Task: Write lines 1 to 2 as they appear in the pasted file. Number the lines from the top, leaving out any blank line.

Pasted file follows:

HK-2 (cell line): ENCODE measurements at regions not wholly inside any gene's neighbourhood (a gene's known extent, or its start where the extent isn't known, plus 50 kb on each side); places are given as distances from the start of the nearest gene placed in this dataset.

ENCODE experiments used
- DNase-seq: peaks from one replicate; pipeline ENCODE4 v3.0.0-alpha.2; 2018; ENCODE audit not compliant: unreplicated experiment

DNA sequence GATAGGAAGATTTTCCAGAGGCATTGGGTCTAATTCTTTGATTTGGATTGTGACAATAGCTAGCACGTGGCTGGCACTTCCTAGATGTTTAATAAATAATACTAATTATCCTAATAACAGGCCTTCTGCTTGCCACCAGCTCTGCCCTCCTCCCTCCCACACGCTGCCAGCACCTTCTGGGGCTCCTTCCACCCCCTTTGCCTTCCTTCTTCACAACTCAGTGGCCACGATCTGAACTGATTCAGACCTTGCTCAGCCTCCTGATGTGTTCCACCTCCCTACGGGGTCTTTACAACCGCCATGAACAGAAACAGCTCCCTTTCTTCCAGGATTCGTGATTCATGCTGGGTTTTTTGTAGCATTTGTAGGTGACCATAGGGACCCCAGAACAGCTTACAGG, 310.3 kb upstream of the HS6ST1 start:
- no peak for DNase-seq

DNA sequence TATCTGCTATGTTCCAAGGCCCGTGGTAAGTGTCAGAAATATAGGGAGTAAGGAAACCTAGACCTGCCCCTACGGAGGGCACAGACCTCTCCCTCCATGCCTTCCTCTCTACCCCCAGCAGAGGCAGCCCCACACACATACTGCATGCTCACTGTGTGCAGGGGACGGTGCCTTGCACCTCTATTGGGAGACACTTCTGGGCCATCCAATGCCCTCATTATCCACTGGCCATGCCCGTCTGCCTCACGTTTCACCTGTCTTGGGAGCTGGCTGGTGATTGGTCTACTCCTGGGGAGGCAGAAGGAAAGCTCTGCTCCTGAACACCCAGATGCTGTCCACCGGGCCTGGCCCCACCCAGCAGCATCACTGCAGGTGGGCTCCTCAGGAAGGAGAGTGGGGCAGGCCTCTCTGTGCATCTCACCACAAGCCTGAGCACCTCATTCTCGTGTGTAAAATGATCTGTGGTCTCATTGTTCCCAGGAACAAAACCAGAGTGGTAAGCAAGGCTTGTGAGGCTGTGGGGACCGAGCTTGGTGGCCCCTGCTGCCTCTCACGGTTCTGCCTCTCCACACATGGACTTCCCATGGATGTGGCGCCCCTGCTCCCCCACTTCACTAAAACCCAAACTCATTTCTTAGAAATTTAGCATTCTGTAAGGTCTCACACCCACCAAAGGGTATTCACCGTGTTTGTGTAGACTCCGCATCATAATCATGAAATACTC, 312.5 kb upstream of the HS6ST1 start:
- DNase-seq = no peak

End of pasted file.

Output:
HK-2 (cell line): ENCODE measurements at regions not wholly inside any gene's neighbourhood (a gene's known extent, or its start where the extent isn't known, plus 50 kb on each side); places are given as distances from the start of the nearest gene placed in this dataset.

ENCODE experiments used